In this blog we will discuss the causes, symptoms and treatment of Lilapsosphere.
Lilapsosphere is an irrational and an extreme fear of tornadoes and Hurricanes,where the person fears their approach or is scared of the extreme intensity they can go to.
It is an extreme form of Astraphobia that is a fear of thunder and lightning.
The sufferer dreads the changes in the weather, even if it gets cloudy he prefers to stay indoors to avoid being exposed to even a slight weather change that indicates high winds or a tornado.
Seeing areas hit by these natural disasters in movies or news channels feeds to the fear and the person starts to avoid that which they fear.
Lilapsophobia is a fear of tornadoes or hurricanes at an extreme level. They are scared of the panic attack that follows the fearful stimulus.
Thus they try to avoid the situation in which there is even a hint of tornadoes or hurricanes.
Hurricane Katrina and Hurricane Dorian have wrecked havoc in the Florida and Bahamas, so much so that the entire lifestyle was uprooted and relived.
Causes of Lilapsophobia
Events such as these are enough to drive those who already have a predisposition in their body, to the brink of lilapsophobia.
As is common in specific phobias, the cause of lilapsophobia may lie deep in the person’s childhood or its onset may be due to an environmental factor.
Genetics also plays a pivotal role in the cause of developing lilapsophobia
Other causes can be as follow:
• Learned behavior
• Traumatic experiences
Etiological Models of Lilapsophobia
1. Biological (Genetic) Model
Genetics also determines how a person reacts and feels.
Therefore, people inherit fears and phobias as well from their families.
The brain cells (neurons) release certain chemicals called neurotransmitters. Serotonin and Dopamine are two neurotransmitters that in depleted states can cause anxiety like symptoms.
2. Psychodiagnostics Model
If a person has suffered from a traumatic experience in early childhood it can have a severe dire impact on his later life.
A childhood traumatic experience could be where children often see a movie of a tornado or a hurricane creating havoc can also leave a long lasting impression.
Reading books that have a detailed account of these natural disasters engulfing people who were never to be found can add to the fears.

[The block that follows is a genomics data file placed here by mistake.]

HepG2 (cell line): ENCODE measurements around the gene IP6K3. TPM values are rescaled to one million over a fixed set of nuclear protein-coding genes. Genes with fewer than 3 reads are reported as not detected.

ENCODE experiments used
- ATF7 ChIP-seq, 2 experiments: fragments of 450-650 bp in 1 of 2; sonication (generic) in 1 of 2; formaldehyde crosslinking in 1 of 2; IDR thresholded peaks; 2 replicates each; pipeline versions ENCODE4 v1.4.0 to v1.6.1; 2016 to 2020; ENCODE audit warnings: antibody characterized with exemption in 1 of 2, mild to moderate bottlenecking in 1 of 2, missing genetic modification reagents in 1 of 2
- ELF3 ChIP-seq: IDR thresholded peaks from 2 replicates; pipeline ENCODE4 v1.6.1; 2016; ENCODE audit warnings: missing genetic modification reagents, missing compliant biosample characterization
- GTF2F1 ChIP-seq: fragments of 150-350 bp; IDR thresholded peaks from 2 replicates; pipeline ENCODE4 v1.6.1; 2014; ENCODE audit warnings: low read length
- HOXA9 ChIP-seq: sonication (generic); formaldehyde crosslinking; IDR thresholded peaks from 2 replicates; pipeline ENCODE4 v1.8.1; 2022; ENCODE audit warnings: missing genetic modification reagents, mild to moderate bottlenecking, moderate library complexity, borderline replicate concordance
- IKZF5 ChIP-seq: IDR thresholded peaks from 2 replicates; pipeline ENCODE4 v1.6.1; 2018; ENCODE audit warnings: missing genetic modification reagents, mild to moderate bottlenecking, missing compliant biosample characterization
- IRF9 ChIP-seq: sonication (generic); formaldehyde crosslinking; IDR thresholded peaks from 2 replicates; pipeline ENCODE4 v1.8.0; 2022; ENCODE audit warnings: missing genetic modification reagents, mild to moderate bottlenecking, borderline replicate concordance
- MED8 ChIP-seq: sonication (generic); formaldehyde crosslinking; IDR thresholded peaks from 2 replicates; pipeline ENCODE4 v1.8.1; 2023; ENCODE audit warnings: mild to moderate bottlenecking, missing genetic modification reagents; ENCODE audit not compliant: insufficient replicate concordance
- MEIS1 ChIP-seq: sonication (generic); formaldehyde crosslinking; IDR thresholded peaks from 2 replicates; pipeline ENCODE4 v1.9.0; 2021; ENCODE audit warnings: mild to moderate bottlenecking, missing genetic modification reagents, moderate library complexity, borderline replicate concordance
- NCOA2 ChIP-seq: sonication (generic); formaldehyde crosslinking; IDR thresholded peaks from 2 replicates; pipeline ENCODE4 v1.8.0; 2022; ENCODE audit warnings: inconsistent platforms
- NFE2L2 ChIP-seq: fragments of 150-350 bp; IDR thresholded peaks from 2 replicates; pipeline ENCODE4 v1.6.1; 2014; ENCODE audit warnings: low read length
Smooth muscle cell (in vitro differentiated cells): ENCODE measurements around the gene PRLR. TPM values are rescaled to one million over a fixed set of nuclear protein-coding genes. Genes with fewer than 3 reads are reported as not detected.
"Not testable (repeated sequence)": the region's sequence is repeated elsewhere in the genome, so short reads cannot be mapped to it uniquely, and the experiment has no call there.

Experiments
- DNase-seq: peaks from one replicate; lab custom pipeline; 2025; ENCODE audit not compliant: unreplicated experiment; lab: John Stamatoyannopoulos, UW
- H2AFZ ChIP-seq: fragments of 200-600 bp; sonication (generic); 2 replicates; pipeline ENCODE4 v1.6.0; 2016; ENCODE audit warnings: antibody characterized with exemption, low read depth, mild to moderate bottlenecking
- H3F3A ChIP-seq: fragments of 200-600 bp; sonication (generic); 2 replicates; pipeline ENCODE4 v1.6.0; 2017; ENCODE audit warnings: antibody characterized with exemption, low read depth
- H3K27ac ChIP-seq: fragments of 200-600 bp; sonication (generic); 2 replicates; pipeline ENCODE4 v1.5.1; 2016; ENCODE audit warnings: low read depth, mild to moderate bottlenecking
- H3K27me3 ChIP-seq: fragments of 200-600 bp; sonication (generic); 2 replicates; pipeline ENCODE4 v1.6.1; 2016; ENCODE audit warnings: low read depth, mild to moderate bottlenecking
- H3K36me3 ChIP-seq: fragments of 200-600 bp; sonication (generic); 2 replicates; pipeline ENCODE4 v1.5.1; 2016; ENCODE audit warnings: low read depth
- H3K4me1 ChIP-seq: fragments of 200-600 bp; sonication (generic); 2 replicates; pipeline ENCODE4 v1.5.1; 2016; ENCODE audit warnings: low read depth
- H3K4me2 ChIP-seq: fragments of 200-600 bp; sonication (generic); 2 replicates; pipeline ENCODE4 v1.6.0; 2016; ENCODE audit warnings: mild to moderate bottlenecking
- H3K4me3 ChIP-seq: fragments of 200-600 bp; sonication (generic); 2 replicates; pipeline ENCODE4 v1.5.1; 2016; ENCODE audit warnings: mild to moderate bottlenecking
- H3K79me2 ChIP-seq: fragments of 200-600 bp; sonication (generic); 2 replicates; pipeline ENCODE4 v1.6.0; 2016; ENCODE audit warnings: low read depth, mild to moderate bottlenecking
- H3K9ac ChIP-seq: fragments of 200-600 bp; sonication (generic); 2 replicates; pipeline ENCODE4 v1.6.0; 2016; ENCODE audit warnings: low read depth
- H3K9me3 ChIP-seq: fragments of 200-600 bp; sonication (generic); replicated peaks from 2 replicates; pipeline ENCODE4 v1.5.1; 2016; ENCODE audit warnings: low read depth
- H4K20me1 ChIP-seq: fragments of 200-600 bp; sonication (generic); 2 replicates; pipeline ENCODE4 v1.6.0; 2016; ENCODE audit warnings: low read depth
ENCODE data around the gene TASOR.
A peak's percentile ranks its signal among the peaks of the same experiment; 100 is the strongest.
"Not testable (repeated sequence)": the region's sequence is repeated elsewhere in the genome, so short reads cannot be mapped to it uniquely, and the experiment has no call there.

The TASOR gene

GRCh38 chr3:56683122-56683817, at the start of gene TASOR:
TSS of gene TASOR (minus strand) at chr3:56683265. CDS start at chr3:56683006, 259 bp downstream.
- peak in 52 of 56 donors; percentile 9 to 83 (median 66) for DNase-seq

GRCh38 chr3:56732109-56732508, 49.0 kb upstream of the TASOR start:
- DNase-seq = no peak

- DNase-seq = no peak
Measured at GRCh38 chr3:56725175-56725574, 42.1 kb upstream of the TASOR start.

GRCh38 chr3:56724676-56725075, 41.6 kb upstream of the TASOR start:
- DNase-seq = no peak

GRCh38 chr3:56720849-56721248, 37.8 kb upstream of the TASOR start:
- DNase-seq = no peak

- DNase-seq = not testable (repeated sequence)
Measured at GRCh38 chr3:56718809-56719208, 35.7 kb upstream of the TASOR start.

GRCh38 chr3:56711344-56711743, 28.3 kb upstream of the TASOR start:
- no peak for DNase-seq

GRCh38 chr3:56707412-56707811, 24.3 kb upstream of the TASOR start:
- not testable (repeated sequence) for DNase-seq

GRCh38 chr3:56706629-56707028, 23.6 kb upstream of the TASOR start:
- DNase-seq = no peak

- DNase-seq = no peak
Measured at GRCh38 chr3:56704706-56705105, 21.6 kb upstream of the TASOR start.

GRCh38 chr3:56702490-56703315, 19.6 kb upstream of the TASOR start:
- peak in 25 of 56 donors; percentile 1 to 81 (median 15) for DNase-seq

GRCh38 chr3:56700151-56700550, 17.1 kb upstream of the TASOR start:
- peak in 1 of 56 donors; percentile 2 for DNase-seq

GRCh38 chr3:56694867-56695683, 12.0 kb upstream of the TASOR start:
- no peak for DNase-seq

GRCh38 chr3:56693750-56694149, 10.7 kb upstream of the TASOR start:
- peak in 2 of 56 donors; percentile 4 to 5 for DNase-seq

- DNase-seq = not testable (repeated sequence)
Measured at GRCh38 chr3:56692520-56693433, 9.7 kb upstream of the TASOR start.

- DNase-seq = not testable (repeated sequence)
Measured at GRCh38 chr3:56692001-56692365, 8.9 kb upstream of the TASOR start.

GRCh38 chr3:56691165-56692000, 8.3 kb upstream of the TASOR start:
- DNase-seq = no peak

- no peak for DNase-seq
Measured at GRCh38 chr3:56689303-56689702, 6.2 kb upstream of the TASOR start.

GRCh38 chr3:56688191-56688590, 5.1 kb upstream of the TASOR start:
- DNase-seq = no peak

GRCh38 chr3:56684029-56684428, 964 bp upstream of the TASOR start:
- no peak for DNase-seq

A trauma or accident that took place in a void or open space fuels the anxiety level of the person who is already vulnerable.
3. Behavioral Model
According to this model, irrational fear of open spaces and voids may be caused through behaviors that are learned by replication. Children often replicate unique behaviors of their adults, parents or a favorite aunt or uncle.
If a family member is already suffering from anxiety or is scared of the hurricanes or even going out when the weather seems windy or a bit fickle and where there are fields, then chances are higher that only by observing this the child may develop fear of these natural disasters.
Symptoms of Lilapsophobia
The PHYSICAL SYMPTOMS may include:
• Rapid heartbeat at the mention of tornadoes or hurricanes
• Avoid to look at the news of such events
• Avoid going out at when the weather changes
• Dry mouth
• Raised blood pressure
• Ringing sound in ears
b) The PSYCHOLOGICAL SYMPTOMS may include:
• Fear of losing control
• Mood swings
• Fear of dying
• Feeling of helplessness
Treatments of Lilapsophobia
Lilapsophobia can be treated through different treatments. These include Cognitive Behavior Therapy (CBT), Exposure Therapy (Systematic Desensitization), Mindfulness Based Stress Reduction MBSR) and forms of meditation.
1) Cognitive Behavior Therapy (CBT)
In CBT the therapist helps the client to amend his thoughts so that a desirable behavior can be achieved.
This therapy is effective, because if the thoughts or cognitions alter then there will be a lasting impact on behavior.
The therapist helps the client to discover the reason for this thought, his behavior in regards to tornadoes and hurricanes.
This therapy is goal oriented and short termed. Therefore, the results are seen soon.
It changes the way a person thinks and feels. CBT does not focus on probing the past to resolve current problems, rather it concentrates on the present situation.
Our thoughts determine how we act or react to certain stimuli and situations.
Therefore, negative thoughts bring about a negative behavior response or an undesirable behavior.
Whereas, positive thoughts propagate desirable and healthy attitude and response.
For the treatment of Lilapsophobia, the therapist separates the problem into parts.
These may include: thoughts, feelings and actions.
- What thought is invoked at the sight of tornadoes and hurricanes?
- How do you feel when you look at the tornadoes and hurricanes?
- What do you do when you look at the tornadoes and hurricanes?
- Rational Emotive Behavior Therapy (REBT) is a form of CBT and designed by Albert Ellis. According to Ellis, “people are not disturbed by things but rather by their view of things.” This is what subjective perspective is.
In Lilapsophobia, the person sees the tornadoes as very rightly threatening, not because these are dangerous, but because he ‘views’ them as posing some kind of threat to his existence even if he thinks about them or sees them on TV..
2) Systematic Desensitization (Exposure)
This is one of the most common therapies used in treating phobias and an effective way to desensitize the patient.
In this therapy the client with phobia is exposed to the stimulus (tornadoes and hurricanes) gradually with varying durations of time.
Every time the ‘exposure’ of the feared stimulus is increased.
In Lilapsophobia the client is exposed to images of tornadoes and hurricanes first.